Do you have things growing in the greenhouse already? Amazing. You probably haven’t seen todays weather in Toronto, but it’s ‘full-on’ winter down there. So surprising because they are way south of us. Poor guys.

    I always keep my tomatoes in the fruit crisper. I’m a fan of Roma. Mr B prefers the small squirting ones. There’s so many varieties, I usually just buy what’s on sale. I think we’re starting to know the downside of some weather phenomena’s at the market. Fruit and Vegetables are very pricey presently. I had a spaghetti squash in my basket this week, not big at all. It rang thru at $6.34 !! I had to say, “sorry, I’ll have to leave that”….crazy, I was stunned!

    So Bravo for growing your own food. So many benefits: you enjoy growing it, you know how it’s grown, no pesticides, you save money and it’s a healthy meal for your family. I intend to do my best to emulate your example when we finally have a yard. xox

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    • The winter (everywhere but here it seems) has been brutal. Canada, the east coast, all miserable. It seems to have overstayed its welcome, too. I hope the sun comes out soon for everyone.

      I’ve heard about squared watermelon. They place a box around it while it is still soft so that when it grows, it’s restrained by the side of the boxes.

      You have an amazing memory. Those tomato vines were looking spent on your visit here in October, but still cranking out fruit. It’s true of the pumpkins as well. Right when the vines look their worst, all the energy is pumping into the fruit on the vine.

      I have a few seeds planted in the greenhouse. I meant to post Friday, but had zero free minutes from start to end.

      Wow, over six bucks for one squash. It will be bad here, too, due to the frost in the fall and the ongoing drought.

      It’s fun growing things you can eat. My dad grew tomatoes and peas during the short Ontario growing season. He may have grown more, but those are the two I remember. Our garden was huge (or at least in my memory it was), but so little of the year to truly garden.

      What will you plant in your new garden?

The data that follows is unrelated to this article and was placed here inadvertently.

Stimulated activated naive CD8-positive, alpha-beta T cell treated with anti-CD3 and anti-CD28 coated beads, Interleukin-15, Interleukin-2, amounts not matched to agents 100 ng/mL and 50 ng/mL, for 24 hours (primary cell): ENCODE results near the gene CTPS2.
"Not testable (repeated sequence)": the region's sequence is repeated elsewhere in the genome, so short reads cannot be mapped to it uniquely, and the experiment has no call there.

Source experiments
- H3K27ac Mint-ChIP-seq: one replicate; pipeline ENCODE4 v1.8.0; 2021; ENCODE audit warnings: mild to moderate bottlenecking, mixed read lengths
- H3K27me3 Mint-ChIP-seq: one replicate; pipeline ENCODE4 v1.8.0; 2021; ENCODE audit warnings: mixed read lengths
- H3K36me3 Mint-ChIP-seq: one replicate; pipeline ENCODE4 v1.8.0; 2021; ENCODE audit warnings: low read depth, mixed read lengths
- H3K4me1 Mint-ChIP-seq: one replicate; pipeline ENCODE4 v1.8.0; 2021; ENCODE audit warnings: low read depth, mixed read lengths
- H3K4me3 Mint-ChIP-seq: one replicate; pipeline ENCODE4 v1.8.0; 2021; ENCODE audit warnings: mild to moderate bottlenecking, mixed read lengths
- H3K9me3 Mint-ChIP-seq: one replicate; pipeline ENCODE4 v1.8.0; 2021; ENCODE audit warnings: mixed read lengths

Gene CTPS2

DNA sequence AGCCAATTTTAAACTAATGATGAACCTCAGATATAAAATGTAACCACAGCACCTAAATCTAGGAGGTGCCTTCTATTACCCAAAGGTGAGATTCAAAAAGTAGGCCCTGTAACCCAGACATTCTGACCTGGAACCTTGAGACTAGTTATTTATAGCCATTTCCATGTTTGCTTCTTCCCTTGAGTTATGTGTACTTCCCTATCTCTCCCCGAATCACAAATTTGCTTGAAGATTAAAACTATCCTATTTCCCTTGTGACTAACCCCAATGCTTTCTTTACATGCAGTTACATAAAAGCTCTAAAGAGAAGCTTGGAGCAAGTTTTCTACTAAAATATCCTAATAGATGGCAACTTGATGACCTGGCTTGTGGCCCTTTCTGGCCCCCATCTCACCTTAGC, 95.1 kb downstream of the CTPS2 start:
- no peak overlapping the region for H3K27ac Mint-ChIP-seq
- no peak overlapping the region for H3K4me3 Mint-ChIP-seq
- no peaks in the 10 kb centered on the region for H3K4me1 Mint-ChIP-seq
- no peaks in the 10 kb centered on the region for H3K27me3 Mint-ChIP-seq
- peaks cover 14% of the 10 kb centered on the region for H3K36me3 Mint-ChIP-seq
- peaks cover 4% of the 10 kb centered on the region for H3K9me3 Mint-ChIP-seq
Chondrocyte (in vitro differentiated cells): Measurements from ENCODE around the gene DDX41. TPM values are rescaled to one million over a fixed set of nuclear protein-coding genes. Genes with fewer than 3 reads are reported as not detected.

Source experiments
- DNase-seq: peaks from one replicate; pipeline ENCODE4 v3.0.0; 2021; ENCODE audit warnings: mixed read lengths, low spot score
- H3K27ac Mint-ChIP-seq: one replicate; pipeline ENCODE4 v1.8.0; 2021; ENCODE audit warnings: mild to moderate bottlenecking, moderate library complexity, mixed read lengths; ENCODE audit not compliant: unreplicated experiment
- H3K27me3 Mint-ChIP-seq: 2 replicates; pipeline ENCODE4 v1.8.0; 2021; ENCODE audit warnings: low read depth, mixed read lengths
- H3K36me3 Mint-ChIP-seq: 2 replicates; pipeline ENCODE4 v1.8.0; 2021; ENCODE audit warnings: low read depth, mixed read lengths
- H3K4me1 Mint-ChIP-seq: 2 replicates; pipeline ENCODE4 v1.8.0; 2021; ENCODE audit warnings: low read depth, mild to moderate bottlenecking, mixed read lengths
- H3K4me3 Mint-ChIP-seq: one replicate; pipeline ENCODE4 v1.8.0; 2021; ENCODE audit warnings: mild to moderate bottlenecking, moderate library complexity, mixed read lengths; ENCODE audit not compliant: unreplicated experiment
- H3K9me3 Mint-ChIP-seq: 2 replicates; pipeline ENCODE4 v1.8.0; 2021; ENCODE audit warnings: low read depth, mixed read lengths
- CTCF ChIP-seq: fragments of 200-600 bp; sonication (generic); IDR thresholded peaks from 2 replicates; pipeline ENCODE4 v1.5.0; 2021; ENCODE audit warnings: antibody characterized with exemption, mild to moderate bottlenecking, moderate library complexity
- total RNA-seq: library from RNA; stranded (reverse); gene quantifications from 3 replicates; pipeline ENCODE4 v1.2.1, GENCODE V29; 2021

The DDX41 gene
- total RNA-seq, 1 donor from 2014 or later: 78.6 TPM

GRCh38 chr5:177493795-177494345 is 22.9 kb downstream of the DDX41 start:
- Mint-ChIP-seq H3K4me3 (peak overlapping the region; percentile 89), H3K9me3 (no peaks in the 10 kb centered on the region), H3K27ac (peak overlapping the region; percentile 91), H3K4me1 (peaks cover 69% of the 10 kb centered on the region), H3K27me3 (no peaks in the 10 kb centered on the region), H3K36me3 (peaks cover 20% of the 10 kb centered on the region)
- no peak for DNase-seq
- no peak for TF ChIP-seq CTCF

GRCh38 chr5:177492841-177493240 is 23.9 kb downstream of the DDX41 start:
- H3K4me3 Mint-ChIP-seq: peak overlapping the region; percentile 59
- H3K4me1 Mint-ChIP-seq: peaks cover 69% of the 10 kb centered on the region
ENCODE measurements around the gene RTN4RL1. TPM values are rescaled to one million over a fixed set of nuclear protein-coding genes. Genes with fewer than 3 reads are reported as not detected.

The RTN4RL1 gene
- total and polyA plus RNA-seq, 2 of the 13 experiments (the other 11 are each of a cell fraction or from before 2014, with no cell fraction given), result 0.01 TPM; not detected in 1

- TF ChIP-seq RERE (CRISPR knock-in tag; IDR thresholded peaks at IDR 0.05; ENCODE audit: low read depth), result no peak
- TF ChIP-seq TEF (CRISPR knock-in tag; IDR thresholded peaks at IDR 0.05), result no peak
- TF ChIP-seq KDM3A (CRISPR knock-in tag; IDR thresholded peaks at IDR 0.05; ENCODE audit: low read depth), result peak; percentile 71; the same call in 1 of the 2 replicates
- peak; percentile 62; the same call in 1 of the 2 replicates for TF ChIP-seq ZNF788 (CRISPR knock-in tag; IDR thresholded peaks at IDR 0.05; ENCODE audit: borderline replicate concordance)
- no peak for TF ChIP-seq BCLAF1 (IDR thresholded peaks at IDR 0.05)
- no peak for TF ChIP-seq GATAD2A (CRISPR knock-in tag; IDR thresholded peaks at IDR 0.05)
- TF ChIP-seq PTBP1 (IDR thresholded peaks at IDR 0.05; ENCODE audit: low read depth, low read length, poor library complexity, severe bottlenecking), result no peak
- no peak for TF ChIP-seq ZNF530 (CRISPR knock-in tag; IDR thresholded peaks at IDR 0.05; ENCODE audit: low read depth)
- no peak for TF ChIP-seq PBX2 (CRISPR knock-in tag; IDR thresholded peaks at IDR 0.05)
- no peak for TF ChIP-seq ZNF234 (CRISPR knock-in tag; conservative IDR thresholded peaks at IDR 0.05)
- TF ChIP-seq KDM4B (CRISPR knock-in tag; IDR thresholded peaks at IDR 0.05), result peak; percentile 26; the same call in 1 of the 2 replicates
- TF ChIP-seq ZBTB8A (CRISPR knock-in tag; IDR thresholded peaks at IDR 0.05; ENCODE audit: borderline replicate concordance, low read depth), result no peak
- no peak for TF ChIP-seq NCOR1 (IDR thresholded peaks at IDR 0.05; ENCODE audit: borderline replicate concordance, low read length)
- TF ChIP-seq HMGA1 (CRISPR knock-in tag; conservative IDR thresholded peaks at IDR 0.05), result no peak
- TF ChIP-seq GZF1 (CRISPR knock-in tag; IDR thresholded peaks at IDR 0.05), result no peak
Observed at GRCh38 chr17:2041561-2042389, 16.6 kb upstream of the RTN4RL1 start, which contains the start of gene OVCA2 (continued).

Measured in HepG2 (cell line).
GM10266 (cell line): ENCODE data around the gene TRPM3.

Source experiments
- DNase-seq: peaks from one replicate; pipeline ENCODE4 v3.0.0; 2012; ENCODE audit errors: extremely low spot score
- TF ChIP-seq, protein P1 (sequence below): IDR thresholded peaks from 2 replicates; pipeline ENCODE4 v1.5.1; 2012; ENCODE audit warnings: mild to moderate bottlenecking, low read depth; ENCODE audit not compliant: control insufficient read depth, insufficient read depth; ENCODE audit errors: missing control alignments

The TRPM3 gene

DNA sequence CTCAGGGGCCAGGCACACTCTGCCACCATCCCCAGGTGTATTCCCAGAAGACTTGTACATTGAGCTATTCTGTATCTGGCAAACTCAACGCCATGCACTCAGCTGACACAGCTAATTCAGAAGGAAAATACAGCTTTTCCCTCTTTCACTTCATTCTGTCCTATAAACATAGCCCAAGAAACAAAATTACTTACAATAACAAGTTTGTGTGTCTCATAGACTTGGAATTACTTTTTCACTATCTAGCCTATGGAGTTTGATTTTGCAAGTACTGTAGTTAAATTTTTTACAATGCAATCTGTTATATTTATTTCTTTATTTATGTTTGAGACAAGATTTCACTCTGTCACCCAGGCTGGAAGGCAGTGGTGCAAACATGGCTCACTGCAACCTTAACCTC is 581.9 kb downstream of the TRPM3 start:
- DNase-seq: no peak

xoxo

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      • This morning looked not too promising weather wise, but as usual, the sun burned off the greyness and it’s not half bad out there 😀 So maybe spring is on it’s way.

        Oh square watermelon, I forgot about those. I guess it’s for shipping purposes? Not really a necessity of life is it? HA.

        Southern Ontario has maybe three to four weeks longer to garden than us but the winter lows aren’t generally as cold so they get to grow some things we can’t.

        Here’s an interesting zone map I found on-line,
        http://www.omafra.gov.on.ca/english/crops/facts/climzoneveg.htm

        Toronto sure got nailed this year with the snow though.

        What will I plant? Well, if I’m lucky enough to have a spot to garden, I love carrots, peas, lots of snap dragons and I should try squash. I should park my card at the market and sell them from my trunk for $5.00 each…LOL. Tomatoes and butter lettuce would be nice too. I’d also love to continue planting my sweet peas because I adore having them in the house….Love the smell 😀

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  4. Can it be time already? I’m so behind. I just put the last Christmas decoration away this morning – although actually I still have one of my evergreen door wreaths up (AND IT STILL SMELLS LOVELY-ISH). And also, it is now snowing and will produce 10 inches of snow, so I’m not feeling wholly out of season.
    I planted a few spring greens last week, and they’ve all burned with the frost. I’ve covered my fig trees with a blanket for today’s snow, but I can hear their little fig tree teeth chattering.
    Winter came late to Virginia, and is hanging on for dear life.
    Tomatoes will be planted probably just before Thanksgiving.
    I shall live vicariously through your garden. 😉

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    • Ten inches of snow during the week of spring?! That seems entirely unfair, though I’m reading that same bit of news everywhere.

      Do you have a greenhouse or a warm window for starting some seeds?

      Your poor little fig tree. I hope the blanket did the trick.